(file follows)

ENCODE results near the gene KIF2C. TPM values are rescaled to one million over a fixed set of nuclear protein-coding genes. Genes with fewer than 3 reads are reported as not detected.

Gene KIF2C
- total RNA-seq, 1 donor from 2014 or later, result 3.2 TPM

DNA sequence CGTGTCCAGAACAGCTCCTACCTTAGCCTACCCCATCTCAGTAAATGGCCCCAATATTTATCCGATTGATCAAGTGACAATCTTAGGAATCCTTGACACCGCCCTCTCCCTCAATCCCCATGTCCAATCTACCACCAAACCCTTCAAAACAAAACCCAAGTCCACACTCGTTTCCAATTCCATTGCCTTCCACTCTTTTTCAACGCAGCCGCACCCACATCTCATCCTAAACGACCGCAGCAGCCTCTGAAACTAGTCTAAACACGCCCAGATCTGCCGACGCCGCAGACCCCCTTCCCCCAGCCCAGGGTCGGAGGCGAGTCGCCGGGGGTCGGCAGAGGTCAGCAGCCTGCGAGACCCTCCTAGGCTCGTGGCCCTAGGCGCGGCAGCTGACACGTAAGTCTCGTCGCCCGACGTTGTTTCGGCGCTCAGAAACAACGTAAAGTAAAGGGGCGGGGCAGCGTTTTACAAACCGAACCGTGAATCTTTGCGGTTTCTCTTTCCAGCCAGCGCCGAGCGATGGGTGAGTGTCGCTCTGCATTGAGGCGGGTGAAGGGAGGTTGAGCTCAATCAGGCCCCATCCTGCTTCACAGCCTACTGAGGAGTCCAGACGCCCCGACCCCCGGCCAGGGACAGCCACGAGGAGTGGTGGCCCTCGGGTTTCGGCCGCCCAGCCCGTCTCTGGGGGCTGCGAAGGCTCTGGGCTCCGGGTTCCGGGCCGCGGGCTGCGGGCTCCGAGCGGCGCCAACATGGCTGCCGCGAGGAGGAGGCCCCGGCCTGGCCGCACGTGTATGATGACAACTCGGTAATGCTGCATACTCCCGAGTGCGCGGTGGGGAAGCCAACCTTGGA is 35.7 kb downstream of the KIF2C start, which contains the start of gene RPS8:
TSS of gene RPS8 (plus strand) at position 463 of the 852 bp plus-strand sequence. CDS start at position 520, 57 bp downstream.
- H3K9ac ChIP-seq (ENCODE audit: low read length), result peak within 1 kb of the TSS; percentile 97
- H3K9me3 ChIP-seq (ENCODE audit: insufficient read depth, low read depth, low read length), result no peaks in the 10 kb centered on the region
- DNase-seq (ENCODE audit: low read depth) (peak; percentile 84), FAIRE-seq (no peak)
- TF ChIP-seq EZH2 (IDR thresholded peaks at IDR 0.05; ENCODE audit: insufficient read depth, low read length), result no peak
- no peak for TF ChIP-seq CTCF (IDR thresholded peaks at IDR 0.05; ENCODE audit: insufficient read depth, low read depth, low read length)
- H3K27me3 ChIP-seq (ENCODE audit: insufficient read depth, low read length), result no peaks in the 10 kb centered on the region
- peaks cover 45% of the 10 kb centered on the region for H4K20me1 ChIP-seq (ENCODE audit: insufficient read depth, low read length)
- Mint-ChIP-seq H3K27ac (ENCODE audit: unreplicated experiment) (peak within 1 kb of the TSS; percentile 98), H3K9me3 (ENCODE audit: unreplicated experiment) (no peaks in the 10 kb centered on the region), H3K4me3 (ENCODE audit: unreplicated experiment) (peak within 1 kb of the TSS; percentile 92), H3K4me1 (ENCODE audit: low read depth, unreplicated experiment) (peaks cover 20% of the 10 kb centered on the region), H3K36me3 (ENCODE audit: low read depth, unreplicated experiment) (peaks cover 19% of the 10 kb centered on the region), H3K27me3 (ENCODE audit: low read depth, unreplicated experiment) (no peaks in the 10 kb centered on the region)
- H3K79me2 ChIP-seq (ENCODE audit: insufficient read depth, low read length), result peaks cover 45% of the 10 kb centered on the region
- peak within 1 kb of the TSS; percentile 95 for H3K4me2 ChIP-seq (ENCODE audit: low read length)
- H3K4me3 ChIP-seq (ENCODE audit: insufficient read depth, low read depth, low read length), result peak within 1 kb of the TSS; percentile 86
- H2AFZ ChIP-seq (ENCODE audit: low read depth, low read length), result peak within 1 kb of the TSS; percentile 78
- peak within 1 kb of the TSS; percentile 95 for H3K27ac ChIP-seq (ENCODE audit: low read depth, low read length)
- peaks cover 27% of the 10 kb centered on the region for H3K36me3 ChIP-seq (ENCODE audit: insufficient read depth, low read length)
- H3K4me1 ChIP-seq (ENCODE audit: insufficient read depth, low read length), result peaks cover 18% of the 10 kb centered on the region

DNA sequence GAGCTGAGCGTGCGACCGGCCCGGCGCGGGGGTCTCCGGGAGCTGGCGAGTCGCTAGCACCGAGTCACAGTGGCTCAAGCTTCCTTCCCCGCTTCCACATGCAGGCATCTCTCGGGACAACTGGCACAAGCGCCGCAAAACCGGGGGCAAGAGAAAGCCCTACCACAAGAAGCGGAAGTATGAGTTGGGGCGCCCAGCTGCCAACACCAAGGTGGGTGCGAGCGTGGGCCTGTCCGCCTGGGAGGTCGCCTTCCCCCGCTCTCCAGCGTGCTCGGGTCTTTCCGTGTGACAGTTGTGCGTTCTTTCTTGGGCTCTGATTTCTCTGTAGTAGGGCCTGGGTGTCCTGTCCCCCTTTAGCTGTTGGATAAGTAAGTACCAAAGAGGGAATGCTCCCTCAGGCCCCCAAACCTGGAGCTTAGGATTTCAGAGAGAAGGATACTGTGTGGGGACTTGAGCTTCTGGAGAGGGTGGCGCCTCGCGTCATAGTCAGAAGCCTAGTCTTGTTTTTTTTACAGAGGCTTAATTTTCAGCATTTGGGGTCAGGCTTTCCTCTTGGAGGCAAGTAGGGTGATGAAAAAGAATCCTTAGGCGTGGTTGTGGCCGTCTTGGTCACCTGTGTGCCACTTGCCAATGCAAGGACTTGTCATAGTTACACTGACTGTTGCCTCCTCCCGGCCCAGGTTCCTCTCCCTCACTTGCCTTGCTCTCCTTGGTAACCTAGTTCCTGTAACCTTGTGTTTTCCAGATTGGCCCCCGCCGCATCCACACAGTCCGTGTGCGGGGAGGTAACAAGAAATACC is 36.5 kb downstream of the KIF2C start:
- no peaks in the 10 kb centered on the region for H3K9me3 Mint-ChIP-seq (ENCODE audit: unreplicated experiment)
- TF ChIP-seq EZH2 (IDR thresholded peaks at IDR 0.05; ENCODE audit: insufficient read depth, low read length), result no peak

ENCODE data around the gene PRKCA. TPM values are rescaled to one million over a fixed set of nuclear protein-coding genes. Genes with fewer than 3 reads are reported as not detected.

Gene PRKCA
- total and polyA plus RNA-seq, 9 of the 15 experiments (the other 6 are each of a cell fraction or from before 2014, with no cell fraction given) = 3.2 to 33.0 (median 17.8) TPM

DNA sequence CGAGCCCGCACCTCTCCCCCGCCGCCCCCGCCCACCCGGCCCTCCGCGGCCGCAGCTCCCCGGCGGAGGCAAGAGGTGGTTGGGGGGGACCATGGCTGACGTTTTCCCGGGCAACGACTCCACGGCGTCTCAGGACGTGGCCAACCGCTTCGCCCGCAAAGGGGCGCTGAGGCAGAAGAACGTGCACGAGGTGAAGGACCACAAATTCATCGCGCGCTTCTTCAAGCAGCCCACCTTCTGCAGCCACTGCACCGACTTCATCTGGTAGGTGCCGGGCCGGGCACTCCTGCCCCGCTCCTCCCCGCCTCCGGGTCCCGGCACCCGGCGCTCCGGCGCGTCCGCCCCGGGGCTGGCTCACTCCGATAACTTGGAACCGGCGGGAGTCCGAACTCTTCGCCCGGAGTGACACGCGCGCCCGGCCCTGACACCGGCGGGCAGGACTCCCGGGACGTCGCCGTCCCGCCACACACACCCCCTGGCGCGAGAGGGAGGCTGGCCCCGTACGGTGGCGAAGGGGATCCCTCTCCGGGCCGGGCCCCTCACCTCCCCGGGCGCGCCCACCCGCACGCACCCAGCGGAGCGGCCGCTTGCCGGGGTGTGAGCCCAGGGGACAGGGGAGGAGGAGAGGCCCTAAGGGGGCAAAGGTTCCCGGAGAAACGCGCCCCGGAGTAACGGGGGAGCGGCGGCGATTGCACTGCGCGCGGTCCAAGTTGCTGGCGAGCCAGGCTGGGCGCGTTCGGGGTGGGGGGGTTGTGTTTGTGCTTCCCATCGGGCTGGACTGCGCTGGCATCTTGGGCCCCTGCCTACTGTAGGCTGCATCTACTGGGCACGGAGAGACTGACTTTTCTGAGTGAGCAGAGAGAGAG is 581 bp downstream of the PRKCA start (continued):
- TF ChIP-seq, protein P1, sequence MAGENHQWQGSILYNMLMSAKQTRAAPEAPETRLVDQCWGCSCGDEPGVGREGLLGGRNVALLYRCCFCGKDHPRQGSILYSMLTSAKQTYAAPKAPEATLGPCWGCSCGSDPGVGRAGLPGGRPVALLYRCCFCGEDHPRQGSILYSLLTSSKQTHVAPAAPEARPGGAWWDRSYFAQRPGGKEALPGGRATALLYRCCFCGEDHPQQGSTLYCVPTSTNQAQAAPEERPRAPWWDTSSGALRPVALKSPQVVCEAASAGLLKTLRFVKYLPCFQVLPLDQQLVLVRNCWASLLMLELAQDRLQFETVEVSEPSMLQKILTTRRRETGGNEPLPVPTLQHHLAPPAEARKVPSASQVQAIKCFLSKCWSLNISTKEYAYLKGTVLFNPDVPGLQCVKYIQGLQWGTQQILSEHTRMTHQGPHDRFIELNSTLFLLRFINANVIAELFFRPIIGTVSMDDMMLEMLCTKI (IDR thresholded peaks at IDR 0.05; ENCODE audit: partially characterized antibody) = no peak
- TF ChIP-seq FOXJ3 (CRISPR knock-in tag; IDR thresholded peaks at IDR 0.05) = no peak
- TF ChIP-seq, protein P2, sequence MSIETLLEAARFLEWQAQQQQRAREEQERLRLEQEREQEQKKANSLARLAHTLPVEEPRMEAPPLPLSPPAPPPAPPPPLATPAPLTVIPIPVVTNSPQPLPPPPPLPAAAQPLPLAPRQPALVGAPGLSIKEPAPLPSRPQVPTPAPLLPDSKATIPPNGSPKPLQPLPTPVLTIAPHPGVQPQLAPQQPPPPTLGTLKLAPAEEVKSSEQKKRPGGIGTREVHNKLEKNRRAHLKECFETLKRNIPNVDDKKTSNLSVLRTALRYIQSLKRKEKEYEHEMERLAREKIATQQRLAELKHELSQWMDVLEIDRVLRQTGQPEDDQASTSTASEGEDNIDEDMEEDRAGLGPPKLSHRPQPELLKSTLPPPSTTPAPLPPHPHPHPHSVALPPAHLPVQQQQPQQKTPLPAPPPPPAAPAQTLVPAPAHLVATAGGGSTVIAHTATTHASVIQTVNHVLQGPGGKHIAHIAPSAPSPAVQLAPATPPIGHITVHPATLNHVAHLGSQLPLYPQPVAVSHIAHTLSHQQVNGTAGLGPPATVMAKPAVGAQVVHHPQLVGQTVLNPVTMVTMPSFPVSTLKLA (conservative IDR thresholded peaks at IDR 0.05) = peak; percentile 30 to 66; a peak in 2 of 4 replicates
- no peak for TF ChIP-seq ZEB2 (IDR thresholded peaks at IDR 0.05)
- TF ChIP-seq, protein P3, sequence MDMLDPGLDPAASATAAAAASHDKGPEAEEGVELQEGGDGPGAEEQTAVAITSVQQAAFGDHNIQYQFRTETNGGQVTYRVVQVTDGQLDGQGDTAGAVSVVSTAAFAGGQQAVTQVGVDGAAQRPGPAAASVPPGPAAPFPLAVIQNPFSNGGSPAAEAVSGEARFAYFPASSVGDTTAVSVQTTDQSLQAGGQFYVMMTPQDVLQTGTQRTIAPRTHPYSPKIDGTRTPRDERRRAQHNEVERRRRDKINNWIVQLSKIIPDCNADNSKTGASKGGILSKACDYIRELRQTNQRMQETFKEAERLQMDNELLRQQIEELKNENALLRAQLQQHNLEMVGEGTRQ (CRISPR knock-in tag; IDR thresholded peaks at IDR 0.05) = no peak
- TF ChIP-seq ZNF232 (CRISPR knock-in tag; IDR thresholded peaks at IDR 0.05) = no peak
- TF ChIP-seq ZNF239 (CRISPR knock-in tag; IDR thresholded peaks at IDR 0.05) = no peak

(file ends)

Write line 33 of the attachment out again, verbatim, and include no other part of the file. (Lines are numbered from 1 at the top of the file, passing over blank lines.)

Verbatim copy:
- TF ChIP-seq ZNF232 (CRISPR knock-in tag; IDR thresholded peaks at IDR 0.05) = no peak